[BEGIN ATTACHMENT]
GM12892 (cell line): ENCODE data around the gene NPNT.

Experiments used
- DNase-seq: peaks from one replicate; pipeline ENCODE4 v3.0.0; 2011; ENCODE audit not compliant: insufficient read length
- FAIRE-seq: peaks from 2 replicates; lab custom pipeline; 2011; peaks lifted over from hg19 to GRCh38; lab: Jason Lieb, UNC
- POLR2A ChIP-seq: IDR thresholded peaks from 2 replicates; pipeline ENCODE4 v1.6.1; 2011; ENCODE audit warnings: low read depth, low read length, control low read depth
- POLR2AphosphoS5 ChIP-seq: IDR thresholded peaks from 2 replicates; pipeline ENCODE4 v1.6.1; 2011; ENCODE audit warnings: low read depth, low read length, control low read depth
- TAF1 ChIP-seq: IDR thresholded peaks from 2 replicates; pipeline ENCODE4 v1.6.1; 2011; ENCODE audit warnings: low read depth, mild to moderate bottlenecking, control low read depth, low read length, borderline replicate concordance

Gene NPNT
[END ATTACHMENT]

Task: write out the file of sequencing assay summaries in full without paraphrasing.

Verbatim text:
GM12892 (cell line): ENCODE data around the gene NPNT.

Experiments used
- DNase-seq: peaks from one replicate; pipeline ENCODE4 v3.0.0; 2011; ENCODE audit not compliant: insufficient read length
- FAIRE-seq: peaks from 2 replicates; lab custom pipeline; 2011; peaks lifted over from hg19 to GRCh38; lab: Jason Lieb, UNC
- POLR2A ChIP-seq: IDR thresholded peaks from 2 replicates; pipeline ENCODE4 v1.6.1; 2011; ENCODE audit warnings: low read depth, low read length, control low read depth
- POLR2AphosphoS5 ChIP-seq: IDR thresholded peaks from 2 replicates; pipeline ENCODE4 v1.6.1; 2011; ENCODE audit warnings: low read depth, low read length, control low read depth
- TAF1 ChIP-seq: IDR thresholded peaks from 2 replicates; pipeline ENCODE4 v1.6.1; 2011; ENCODE audit warnings: low read depth, mild to moderate bottlenecking, control low read depth, low read length, borderline replicate concordance

Gene NPNT